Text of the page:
He was not entirely uncritical of the fasting experience, however. During the fast he had some worrying symptoms, possibly due to a deficiency in B12 or another nutrient. He also found that it took a long time to recover from the fast and that getting used to eating solid foods after was difficult, as his digestive system was having trouble. On the other hand he found that his energy and sports endurance improved as a result of the fast. The book includes day-to-day diary notes and much elaboration on the fast, as well as the periods before and after it.

"Doug warned us to 'not make any major life decision' during the fast, because when the brain runs on ketones, our thinking is not the same" (p. 289)

"I did experience great mental clarity during the fast, but I also felt extremely concerned about each little thing that was happening in my body.

"The vulnerability that is associated with fasting comes from the fact that the faster is indeed in great danger during this critical period. As the body burns through its reserves, it becomes weaker and weaker. When the fast is broken, extreme care must be taken for re-feeding. [...]

"During the fast, you must have 100% trust in the person taking care of you. If, for any reason, anything were to happen, you will not be able to take care of yourself as usual. For example, you can't simply decide to break the fast on a whim, pack your bags, and leave. The further you go into the fast, the more delicate the situation becomes, because the body is weaker and weaker and more sensitive. Any drastic influence (such as the reintroduction of a food it is not ready to digest) can have dire consequences.

"A person who is fasting is extremely vulnerable because an amount of drugs that would have a normal effect on a normal person can have devastating effects for the hyper-sensitive body of a faster. Therefore, it is absolutely critical to not end up in the hospital for any reason during the fast, as doctors who have no experience with fasting might make drastic decisions that could have fatal consequences."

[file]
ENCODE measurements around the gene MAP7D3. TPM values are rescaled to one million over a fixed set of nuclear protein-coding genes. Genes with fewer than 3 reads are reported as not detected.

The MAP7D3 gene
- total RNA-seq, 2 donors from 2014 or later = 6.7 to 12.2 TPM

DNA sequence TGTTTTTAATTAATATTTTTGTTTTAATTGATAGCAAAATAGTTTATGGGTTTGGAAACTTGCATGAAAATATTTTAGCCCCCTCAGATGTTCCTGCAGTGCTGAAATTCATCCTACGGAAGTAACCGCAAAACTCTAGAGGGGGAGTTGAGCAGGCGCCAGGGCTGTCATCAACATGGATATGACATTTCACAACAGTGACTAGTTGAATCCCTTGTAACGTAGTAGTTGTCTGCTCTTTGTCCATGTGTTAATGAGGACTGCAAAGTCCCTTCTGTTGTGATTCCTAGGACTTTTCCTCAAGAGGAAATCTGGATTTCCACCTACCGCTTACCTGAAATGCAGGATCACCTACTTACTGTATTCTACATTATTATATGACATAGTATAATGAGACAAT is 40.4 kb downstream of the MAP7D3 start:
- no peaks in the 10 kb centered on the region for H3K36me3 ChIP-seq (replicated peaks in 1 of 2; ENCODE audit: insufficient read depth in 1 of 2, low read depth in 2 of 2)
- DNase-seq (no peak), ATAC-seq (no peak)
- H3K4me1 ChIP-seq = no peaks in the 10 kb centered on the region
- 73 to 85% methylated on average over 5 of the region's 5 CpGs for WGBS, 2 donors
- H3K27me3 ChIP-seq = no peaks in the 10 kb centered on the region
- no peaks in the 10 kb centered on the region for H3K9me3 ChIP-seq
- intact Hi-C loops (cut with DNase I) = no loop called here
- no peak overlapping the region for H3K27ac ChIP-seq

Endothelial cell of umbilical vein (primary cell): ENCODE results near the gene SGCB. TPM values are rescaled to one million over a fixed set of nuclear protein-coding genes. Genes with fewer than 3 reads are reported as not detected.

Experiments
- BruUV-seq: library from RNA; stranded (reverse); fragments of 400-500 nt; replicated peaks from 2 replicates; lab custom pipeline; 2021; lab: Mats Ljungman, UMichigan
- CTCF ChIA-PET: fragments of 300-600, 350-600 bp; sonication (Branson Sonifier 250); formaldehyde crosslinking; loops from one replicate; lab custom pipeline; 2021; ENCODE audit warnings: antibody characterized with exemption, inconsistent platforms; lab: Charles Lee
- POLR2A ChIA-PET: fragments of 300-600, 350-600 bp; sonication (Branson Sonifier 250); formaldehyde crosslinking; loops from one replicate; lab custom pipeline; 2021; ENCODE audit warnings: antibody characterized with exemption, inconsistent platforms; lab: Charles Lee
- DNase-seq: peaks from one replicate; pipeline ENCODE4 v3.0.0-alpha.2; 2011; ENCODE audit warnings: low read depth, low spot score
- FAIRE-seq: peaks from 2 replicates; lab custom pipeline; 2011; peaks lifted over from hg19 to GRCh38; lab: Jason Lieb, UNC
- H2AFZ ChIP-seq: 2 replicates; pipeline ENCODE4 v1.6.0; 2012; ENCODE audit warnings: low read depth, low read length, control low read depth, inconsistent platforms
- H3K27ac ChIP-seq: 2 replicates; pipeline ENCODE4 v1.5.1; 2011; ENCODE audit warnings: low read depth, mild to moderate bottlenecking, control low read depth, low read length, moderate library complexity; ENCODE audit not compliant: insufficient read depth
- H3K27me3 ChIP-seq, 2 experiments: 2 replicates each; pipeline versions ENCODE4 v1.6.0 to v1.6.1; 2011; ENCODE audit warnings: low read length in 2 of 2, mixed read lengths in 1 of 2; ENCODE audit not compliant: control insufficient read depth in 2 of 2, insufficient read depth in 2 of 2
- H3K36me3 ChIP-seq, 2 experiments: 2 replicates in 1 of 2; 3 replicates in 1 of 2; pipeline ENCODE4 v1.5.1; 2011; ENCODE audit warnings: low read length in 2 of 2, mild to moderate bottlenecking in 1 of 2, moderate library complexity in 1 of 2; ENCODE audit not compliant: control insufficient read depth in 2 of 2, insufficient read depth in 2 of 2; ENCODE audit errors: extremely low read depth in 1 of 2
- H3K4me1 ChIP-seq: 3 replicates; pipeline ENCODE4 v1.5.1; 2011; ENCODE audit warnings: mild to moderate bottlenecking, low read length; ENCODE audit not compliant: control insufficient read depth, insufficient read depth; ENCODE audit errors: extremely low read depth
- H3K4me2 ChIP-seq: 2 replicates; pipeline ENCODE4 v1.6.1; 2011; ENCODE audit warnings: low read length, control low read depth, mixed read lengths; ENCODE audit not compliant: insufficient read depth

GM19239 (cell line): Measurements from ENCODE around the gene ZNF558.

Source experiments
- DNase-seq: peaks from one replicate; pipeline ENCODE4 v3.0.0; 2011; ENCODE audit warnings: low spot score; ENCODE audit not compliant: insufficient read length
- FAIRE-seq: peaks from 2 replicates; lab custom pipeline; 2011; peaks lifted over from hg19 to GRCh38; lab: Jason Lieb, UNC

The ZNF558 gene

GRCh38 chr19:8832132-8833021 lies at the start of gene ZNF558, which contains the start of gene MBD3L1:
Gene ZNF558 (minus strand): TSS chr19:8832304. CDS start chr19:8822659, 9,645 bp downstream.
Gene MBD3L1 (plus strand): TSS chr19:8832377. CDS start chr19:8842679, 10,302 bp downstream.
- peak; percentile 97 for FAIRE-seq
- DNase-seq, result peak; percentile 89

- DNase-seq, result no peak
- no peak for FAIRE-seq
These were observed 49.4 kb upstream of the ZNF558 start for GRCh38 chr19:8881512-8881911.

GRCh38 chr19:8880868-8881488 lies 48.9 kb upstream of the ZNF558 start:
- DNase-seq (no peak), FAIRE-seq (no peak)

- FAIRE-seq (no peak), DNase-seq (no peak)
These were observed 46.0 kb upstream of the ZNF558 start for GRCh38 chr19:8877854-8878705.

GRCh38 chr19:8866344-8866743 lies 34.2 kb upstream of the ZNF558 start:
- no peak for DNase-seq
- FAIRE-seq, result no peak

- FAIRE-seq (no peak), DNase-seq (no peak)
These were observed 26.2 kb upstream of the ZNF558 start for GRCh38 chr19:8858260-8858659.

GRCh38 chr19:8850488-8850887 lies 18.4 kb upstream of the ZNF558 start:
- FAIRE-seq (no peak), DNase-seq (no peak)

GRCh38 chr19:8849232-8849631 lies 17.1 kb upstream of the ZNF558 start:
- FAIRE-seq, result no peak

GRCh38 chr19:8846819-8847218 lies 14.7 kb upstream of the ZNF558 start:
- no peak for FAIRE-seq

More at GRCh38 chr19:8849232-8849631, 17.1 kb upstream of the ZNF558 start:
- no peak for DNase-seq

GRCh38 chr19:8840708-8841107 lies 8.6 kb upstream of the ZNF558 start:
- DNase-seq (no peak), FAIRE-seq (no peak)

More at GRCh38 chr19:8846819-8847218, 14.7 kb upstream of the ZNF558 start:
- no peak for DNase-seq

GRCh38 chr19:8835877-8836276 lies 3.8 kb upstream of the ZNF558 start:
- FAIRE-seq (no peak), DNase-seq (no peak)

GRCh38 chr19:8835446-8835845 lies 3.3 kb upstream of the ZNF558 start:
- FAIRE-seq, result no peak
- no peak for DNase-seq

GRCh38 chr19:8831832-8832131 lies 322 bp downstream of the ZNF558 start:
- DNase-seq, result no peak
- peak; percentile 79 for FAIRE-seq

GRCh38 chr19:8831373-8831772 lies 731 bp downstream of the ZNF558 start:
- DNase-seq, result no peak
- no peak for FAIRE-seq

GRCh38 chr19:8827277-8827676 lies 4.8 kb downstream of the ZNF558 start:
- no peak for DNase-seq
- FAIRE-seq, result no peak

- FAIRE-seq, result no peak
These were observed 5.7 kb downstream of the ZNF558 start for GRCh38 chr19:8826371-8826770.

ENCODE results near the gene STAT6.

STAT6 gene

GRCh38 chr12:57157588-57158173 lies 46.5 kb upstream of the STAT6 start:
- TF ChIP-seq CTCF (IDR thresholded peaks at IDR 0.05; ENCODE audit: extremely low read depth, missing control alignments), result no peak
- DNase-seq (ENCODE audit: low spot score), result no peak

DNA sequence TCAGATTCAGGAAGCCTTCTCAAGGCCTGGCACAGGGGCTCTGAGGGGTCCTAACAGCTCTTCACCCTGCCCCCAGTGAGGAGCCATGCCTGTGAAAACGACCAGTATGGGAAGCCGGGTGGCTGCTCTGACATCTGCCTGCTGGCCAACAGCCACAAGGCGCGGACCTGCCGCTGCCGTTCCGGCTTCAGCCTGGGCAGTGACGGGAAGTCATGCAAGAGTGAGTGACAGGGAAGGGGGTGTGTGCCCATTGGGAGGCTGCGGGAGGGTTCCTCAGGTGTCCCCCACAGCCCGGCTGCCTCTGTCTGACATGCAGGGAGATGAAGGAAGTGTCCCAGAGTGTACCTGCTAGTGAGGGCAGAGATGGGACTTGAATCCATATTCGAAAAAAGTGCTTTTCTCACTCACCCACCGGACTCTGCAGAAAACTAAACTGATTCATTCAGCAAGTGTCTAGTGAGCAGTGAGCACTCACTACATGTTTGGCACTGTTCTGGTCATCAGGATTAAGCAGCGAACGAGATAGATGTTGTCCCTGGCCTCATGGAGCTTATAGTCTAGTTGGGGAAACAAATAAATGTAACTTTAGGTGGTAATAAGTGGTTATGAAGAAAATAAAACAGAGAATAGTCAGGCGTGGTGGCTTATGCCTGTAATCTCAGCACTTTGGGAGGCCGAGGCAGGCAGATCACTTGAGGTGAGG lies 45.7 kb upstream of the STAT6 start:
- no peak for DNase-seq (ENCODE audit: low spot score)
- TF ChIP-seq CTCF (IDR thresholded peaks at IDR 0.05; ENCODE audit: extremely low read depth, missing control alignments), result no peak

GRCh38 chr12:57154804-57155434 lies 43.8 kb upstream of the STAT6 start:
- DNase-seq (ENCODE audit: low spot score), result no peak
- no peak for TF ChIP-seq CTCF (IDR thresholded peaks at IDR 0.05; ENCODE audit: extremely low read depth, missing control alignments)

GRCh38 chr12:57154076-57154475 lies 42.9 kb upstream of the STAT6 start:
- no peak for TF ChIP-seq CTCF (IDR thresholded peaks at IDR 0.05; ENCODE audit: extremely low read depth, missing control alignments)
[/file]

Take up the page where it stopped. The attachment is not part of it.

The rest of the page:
- Raw Food Controversies, p. 290, location 3974

Personally, I have done juice fasts in the past, which are more like juice FEASTS, because I drank unlimited calories in the form of fruit and vegetable juice. I found that these feasts were very beneficial and I could keep my energy, cycling to work. I did notice that it was very important to take enemas every couple of days, otherwise I would get cold symptoms (i.e. detox). As soon as I would take the enema, the symptoms would disappear.

On the other hand, Paavo Airola explains in his books how he promotes juice fasting, and thinks (for well explained reasons) that water fasting is too hard on the body. According to Airola, all the same benefits can be achieved by juice fasting as can by water fasting, while being gentler on the body. I have a review of his book here for more information: Paavo Airola: Juice Fasting: the Age-Old Way to a New You!

Patenaude's account does make water fasting sound quite scary:

"On the first few days of the fast, I still had enough energy to walk to the pool, which was about 50 meters away from my room and down a few stairs. After 5 or 6 days, I didn't feel like going there anymore, and did not bother. After around 14-days of fasting, I needed to use a chair to take a shower; otherwise, I could black out from the sudden drop in blood pressure if I decided to get up after picking up a bar of soap."